Inspired by The LoDown’s post on the opening of the Hamilton Fish Park pool for the season, and in a procrastinatory mood, I started looking up historic pix of the park. I’ve always been a huge fan of its odd and gorgeous little rec center, ever since we went to our pal Maxwell’s 3rd birthday party there.
Is it not the most beautiful little Beaux-Arts structure? We were inside for Maxwell’s party — I believe it was late February, 2005 — and when we came out, a ton of snow had fallen and was still falling hard. With the silence and empty streets and this strange stone building, it felt like being catapulted back in time. I wish I had a picture of the building in the snow. I do not. So here is a picture of Hamilton Fish:
Anyway, the park was built in an area once known as Bone Alley, so named for the horrible mortality rate of those living there.
Bone Alley was bounded by East Houston, Willett, Stanton and Pitt streets. Quoth Wikipedia:
“In 1897 the block contained sixty-three houses, three hundred and sixty-three families, and one thousand six hundred and fifty people. The death rate on the block of Bone Alley was 26.06%, while the death rate in the alley itself was 47.97%. The locale was filthy…Bone Alley was known as the most crowded place on earth.”
From the Parks Department web site:
In 1900 the park, featuring the gymnasium and playground, was completed. The Hamilton Fish Park Gymnasium is among the most notable small civic buildings in New York City. Designed in 1898 by Carrère & Hastings, architects of the New York Public Library on Fifth Avenue, this exuberant Beaux-Arts style structure is the only survivor of the original park plan. The building was designed in the manner of a small garden pavilion inspired by Charles Girault’s Petit Palais in Paris. Behind the gymnasium was a pair of small sculpted water fountains and grass parterres, benches and trees, all arranged in straight rows to emphasize the formality of the park.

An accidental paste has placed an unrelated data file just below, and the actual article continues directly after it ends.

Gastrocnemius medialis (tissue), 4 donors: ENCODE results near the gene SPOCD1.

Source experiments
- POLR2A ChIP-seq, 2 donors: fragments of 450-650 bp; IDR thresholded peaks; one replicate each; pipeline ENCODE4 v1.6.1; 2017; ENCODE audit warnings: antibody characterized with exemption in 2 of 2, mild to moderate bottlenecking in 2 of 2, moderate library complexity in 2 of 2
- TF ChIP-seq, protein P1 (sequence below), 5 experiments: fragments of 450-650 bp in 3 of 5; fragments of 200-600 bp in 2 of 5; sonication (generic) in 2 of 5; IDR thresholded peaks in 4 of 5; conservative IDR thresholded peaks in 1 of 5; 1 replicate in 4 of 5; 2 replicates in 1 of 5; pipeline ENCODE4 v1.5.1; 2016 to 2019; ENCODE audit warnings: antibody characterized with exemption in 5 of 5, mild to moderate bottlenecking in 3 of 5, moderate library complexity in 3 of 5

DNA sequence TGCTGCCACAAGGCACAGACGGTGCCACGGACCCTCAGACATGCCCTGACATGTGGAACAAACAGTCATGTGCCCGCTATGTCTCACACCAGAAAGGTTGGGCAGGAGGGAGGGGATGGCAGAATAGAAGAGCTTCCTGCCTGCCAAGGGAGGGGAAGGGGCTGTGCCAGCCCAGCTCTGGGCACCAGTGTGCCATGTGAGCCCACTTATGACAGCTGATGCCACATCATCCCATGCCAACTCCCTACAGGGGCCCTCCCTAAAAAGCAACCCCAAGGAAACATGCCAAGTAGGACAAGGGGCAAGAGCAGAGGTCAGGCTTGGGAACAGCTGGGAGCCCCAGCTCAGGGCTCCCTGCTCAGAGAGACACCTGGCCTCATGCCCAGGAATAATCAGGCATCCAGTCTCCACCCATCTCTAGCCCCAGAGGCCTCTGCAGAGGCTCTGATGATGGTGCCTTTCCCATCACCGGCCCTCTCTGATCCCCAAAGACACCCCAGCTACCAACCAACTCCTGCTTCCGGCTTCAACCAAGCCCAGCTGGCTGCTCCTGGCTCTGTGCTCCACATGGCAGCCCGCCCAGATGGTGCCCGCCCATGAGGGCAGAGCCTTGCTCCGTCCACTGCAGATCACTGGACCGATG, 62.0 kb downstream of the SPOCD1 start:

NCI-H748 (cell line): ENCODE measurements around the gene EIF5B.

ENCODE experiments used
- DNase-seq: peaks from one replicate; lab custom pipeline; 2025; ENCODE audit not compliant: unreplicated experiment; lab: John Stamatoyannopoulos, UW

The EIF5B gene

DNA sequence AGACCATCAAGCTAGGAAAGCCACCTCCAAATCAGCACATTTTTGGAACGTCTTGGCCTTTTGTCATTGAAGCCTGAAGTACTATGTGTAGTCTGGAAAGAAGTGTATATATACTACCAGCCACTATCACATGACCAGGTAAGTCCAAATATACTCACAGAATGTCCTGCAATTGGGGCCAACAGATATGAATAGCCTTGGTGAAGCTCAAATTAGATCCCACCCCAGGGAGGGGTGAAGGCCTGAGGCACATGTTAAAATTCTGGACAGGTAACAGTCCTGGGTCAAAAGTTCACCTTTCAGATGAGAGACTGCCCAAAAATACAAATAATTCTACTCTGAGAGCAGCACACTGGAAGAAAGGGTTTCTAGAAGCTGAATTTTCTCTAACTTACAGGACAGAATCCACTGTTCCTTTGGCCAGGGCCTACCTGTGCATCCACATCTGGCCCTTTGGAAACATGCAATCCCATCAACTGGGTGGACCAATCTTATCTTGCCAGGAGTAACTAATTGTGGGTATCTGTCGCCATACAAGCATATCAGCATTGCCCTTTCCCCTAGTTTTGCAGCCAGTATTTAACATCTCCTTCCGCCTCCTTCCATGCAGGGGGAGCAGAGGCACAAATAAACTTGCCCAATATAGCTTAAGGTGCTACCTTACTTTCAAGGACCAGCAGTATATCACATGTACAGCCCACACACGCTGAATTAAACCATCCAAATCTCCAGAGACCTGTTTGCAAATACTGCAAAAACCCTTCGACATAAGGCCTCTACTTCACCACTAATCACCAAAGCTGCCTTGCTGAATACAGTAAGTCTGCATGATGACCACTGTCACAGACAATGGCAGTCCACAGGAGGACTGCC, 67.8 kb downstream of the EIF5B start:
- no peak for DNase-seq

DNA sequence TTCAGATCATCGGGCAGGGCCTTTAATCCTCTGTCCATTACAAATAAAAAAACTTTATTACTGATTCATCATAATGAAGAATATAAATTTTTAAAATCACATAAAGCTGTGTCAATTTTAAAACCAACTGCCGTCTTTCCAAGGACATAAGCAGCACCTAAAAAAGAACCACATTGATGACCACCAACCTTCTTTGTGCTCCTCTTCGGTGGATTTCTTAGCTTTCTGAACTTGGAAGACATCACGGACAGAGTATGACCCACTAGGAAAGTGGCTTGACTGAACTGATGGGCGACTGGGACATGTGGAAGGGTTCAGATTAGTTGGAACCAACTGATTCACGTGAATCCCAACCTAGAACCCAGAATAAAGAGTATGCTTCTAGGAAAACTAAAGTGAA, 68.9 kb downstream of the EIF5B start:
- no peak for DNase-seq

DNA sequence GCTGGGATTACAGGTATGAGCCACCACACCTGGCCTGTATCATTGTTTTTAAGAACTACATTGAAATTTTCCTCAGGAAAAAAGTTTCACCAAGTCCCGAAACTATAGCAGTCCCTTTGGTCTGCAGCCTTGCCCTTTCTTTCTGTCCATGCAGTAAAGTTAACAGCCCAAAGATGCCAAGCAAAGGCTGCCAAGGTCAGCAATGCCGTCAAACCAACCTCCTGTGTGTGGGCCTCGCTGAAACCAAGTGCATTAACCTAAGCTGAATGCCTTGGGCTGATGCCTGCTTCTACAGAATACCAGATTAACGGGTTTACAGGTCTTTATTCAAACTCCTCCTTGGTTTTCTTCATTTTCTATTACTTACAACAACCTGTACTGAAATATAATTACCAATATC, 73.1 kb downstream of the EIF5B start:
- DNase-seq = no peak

Only three years after its opening, the park was redesigned to accommodate more active outdoor recreation such as track and tennis. In 1936 it was overhauled once again, this time featuring swimming as the main attraction. Constructed by the Works Progress Administration, the pool at Hamilton Fish Park was one of eleven that opened throughout New York City in a single summer during the Great Depression. The influence of the pools extended through entire communities, attracting neighborhood children and aspiring athletes and changing the way millions of New Yorkers spent their leisure time. Among the most remarkable public recreational facilities in the country, the pools represented the forefront of design and technology. Hamilton Fish Pool was so highly regarded that the U.S. Olympic Team used it for practice sessions on their way to the 1952 Helsinki Games.
Here’s a pic from July 1, 1911, showing girls participating in “The Parade of the States” festival in the park. According to the New York City Parks Department, participants “[embodied] the songs and dances and costumes in vogue in the various sections of our land.” Every playground in the city was assigned a region of the country to pay tribute to.
“The entire press of the City commended this work as morally, socially, and geographically instructive,” said the Recreation Supervisor for the parks, William Lee. “It was given wide publicity with photographs, and fully seven to eight thousand children and parents witnessed this very excellent performance.” Pretty impressive, given that the Bureau of Recreation was only established the year before.
Back to today. Maxie (age 6) loves the pool, where she takes swim classes. Not only is it humungous, it has a really giant unscary shallow section.
Looks just as it did when it opened in 1936, no? Except for the diving boards. No diving in these litigious times.
The delightful Knickerbocker Village blog featured a vintage NYT article about the opening of the pool. (The Times pointed out, in its not-at-all-stuffy-or-elitist manner, “This is a densely populated tenement area, and the bathing is expected to prove of wide benefit to both children and adults. It will lessen the attractiveness of the disease-ridden East River and also help to keep children off the streets.”)
And here are some more awesome vintage pix of the park.
Ooh, and look at the lovely reading area on the roof of the Hamilton Fish Park library! There’s been a library next to the park, on the corner of East Houston and Pitt, since 1909, but the original building was demolished in the late ’50s when East Houston was widened.
Wikipedia mentions that there was once a kindergarten in the park, too. I wonder when?
Oy, I gotta go back to work. Happy summer!